Asian giant hornets sighted in US for first time, UC Davis entomologists say media exaggerated severity of issue

Asian giant hornets sighted in US for first time, UC Davis entomologists say media exaggerated severity of issue

Photo Credits: TESSA KOGA / AGGIE

Despite sightings of giant hornet species, spread through North America highly unlikely, experts say 

Giant, tiger-striped insects have been making quite the buzz lately. Vespa mandarinia, or the Asian giant hornet, typically lives in eastern and southeastern Asia, but two individuals of the species were sighted in the U.S. for the first time.

The Washington State Department of Agriculture (WSDA) verified two reports of the Asian giant hornets near Blaine, Washington in December of 2019. One report was of a dead hornet, while the other was of one spotted flying back into the forest. Additionally, a giant hornet nest was found and destroyed in a park south of Nanaimo, British Columbia, Canada.

In Washington, neither the second hornet nor its nest were found, but researchers are fairly confident their removal efforts were successful. In April, Blaine local authorities alerted residents to the possible threat and asked them to stay vigilant, according to the WSDA.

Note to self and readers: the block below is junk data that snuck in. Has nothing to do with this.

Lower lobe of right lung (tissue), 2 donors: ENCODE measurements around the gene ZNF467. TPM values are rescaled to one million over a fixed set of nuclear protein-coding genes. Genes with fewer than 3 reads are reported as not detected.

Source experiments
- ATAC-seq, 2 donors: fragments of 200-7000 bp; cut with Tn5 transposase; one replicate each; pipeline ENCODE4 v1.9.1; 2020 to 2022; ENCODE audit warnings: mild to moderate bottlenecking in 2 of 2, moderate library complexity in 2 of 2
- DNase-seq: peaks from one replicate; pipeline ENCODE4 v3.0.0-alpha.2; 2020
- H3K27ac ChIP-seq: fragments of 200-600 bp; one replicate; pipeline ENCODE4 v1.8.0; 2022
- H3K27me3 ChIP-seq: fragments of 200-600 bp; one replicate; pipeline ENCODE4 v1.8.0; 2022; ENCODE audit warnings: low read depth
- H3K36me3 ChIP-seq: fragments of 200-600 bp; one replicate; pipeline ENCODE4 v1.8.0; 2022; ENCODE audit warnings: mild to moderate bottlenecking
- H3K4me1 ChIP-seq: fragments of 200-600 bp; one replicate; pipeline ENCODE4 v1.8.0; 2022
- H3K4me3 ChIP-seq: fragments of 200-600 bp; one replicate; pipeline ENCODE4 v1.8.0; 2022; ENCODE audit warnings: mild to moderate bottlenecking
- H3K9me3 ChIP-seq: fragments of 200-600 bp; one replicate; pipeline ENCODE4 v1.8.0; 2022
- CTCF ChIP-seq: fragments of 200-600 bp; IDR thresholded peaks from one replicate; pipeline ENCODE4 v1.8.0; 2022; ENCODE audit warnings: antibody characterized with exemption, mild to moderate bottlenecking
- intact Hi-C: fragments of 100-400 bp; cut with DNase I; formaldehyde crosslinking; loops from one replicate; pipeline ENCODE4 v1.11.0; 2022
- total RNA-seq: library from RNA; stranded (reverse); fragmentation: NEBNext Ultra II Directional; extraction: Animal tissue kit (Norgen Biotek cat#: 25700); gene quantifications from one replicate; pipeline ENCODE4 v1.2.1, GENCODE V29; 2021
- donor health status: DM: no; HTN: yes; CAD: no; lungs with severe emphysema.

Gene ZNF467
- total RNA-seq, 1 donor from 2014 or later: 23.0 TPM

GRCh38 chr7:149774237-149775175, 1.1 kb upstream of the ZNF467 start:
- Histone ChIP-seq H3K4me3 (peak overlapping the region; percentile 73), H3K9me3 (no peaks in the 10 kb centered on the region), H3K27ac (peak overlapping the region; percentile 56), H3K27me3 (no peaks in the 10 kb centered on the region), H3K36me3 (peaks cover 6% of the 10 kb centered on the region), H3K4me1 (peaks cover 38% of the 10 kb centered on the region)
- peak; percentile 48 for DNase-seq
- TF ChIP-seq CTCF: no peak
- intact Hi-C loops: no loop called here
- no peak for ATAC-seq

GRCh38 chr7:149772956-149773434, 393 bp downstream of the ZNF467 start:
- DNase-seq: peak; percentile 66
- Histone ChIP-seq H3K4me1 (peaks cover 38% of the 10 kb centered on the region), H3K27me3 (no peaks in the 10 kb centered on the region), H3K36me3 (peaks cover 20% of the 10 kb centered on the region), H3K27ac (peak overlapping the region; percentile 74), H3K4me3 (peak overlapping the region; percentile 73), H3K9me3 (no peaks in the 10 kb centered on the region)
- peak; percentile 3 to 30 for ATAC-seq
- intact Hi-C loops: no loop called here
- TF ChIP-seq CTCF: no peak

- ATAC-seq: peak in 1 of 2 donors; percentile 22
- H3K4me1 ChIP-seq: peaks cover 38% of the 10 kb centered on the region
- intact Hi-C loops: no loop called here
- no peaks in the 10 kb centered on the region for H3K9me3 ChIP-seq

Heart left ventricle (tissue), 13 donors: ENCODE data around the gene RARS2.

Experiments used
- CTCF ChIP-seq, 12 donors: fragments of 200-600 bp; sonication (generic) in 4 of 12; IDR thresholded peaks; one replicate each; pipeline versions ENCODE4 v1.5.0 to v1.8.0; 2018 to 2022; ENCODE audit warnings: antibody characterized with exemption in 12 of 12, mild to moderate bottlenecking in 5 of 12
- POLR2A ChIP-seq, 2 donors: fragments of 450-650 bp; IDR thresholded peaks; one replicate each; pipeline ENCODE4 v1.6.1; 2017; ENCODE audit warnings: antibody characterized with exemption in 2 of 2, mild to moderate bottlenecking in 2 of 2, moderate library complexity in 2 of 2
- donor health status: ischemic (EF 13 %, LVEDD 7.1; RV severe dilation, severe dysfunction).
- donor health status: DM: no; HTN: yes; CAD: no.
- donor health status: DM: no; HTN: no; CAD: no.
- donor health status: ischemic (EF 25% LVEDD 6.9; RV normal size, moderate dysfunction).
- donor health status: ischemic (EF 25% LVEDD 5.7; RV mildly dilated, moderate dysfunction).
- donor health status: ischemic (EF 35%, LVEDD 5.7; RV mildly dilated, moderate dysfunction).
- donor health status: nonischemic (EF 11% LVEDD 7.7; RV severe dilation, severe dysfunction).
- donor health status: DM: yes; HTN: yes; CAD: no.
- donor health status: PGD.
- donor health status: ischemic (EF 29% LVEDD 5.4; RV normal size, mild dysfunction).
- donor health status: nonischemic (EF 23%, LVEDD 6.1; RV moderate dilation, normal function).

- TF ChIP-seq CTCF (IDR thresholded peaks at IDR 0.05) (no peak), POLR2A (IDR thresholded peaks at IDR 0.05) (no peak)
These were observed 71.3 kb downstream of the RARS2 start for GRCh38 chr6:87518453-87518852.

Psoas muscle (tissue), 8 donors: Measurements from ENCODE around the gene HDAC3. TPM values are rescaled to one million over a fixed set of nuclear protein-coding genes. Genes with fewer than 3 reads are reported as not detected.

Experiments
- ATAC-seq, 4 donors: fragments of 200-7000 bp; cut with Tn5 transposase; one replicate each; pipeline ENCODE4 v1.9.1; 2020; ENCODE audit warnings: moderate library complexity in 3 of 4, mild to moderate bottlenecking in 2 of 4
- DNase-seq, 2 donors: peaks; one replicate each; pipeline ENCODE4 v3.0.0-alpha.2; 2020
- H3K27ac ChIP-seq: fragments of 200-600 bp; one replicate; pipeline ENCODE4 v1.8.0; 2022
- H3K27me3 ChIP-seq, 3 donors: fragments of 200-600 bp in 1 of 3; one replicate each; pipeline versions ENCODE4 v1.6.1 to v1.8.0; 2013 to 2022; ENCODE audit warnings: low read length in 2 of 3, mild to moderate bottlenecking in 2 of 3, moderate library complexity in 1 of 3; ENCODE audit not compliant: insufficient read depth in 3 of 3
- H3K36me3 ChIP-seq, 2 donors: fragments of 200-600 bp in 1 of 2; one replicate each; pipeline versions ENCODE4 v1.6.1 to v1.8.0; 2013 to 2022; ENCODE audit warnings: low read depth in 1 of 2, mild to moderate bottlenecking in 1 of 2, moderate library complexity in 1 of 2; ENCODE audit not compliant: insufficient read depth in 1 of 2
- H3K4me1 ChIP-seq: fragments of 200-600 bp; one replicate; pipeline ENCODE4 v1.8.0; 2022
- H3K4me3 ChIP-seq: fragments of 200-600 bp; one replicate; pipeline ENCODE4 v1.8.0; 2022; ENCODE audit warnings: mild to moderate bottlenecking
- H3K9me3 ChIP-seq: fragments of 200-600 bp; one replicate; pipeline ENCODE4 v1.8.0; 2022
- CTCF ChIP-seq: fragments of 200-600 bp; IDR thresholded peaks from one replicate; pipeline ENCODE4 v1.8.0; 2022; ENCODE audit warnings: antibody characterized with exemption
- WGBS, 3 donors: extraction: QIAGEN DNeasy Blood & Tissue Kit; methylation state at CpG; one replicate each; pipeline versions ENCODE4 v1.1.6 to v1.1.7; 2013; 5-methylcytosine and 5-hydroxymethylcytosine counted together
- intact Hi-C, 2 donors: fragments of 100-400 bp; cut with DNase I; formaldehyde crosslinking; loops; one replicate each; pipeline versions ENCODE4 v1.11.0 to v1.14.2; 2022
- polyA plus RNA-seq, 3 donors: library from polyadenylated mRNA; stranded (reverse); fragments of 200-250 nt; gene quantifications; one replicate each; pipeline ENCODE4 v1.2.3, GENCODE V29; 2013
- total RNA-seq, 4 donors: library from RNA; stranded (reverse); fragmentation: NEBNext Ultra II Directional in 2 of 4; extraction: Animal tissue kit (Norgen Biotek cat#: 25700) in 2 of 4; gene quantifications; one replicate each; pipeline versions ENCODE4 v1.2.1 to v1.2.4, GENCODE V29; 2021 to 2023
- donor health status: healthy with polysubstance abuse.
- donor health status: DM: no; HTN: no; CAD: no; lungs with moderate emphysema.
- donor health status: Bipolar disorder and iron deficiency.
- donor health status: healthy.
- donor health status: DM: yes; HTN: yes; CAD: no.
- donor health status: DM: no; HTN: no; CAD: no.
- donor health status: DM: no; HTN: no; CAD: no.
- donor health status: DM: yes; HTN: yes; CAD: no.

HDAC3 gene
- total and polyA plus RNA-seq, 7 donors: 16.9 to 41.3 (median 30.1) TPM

“They found a dead individual and were able to confirm that, yes, this is Vespa mandarinia,” said Eleanor Field, a doctoral candidate in entomology from Iowa State. “Then the same resident also said, ‘Hey, I saw another one and it went off into the woods.’ That means we have one confirmed dead individual and another presumed confirmed sighting.”

Although recently introduced potentially invasive species should not be downplayed, many researchers, including Lynn Kimsey, a professor of entomology and director of the Bohart Museum of Entomology, believe the media exaggerated the severity of this issue. 

“[Somebody] at the Associated Press got bored with coronavirus coverage and decided to whip up frenzy on something else, but it’s absolutely ridiculous,” Kimsey said. “This happened almost six months ago. This is old news.”

While nobody knows exactly how these hornets arrived in the west coast, most likely a mated queen was transported via shipping cargo from Asia to the U.S, Kimsey said. 

One possibility is that someone brought a colony to the U.S. to eat the larvae, but that is “less likely,” Kimsey said. While this species is novel to many people in the U.S., these insects are well known in Asian cultures, and their “crunchy” and “very flavorful” larvae are considered a delicacy, Kimsey said. This species has also been well studied by scientists in Asia, especially in Japan.